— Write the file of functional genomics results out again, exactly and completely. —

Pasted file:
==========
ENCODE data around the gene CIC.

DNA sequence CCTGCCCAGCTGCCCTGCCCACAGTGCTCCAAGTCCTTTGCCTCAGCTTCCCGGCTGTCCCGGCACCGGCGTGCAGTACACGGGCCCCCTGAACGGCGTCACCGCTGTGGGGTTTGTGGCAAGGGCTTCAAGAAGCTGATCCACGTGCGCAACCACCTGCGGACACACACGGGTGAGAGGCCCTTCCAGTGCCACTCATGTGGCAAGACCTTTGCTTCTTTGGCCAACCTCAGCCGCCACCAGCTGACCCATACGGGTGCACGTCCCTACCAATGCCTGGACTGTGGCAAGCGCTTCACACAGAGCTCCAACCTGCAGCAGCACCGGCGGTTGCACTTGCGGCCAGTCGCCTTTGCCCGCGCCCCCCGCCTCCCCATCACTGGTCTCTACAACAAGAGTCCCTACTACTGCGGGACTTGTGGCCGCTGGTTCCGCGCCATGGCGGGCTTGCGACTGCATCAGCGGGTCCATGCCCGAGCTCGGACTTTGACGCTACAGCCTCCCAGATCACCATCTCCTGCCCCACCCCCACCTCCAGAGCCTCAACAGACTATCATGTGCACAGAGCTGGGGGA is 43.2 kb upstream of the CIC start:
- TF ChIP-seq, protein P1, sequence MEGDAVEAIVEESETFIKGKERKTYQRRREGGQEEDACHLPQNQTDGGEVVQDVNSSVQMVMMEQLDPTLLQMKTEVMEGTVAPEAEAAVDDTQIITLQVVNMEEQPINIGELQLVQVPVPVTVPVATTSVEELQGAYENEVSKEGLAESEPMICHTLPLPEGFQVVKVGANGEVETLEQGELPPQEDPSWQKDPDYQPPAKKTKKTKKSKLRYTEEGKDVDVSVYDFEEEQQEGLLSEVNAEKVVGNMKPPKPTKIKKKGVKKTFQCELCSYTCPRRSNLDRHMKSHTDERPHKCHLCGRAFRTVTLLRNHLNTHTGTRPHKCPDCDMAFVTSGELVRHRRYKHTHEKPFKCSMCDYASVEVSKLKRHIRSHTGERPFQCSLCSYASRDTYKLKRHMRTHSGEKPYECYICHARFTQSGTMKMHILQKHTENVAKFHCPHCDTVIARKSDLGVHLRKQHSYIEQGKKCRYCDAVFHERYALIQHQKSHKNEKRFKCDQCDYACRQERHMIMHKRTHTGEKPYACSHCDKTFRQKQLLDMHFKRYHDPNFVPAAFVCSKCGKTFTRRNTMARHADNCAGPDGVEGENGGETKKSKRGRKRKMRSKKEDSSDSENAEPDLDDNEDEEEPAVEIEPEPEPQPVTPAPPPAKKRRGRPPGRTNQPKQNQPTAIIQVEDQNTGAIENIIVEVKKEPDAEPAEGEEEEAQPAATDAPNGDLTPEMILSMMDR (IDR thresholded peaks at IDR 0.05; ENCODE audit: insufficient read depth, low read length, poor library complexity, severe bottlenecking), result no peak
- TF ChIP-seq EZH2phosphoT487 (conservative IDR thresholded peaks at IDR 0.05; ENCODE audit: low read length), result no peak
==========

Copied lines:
ENCODE data around the gene CIC.

DNA sequence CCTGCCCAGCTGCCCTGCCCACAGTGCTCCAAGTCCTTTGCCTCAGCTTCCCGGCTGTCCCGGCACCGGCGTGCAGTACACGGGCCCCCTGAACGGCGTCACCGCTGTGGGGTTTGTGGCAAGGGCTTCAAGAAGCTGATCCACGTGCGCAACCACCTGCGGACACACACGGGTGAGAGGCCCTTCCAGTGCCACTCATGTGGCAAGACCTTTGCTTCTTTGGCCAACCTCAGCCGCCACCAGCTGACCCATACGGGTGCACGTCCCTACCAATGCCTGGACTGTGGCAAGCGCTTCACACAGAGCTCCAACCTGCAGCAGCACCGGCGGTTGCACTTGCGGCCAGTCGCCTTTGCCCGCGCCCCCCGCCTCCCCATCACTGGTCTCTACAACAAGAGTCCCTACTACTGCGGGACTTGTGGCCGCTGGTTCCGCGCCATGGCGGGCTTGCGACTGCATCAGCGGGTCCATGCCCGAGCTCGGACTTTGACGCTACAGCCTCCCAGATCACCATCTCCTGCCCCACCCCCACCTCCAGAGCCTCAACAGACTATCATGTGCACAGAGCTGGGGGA is 43.2 kb upstream of the CIC start:
- TF ChIP-seq, protein P1, sequence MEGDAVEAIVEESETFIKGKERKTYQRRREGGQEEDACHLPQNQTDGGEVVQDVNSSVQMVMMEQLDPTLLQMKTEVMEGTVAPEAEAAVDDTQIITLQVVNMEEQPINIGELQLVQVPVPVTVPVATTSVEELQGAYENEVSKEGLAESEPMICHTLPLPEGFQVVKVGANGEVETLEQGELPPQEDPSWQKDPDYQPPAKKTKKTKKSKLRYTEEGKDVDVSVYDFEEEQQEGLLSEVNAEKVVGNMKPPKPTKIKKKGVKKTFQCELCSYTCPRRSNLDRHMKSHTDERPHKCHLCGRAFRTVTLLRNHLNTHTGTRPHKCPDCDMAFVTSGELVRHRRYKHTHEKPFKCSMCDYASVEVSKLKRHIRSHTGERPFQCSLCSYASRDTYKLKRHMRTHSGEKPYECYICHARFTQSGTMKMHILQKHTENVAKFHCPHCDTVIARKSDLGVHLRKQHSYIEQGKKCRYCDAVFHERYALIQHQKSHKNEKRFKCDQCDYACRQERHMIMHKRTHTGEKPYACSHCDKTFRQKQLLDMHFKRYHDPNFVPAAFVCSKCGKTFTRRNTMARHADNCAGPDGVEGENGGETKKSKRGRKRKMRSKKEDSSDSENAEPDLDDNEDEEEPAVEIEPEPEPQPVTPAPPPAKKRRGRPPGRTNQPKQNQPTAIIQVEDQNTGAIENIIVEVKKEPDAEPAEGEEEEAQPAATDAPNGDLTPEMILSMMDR (IDR thresholded peaks at IDR 0.05; ENCODE audit: insufficient read depth, low read length, poor library complexity, severe bottlenecking), result no peak
- TF ChIP-seq EZH2phosphoT487 (conservative IDR thresholded peaks at IDR 0.05; ENCODE audit: low read length), result no peak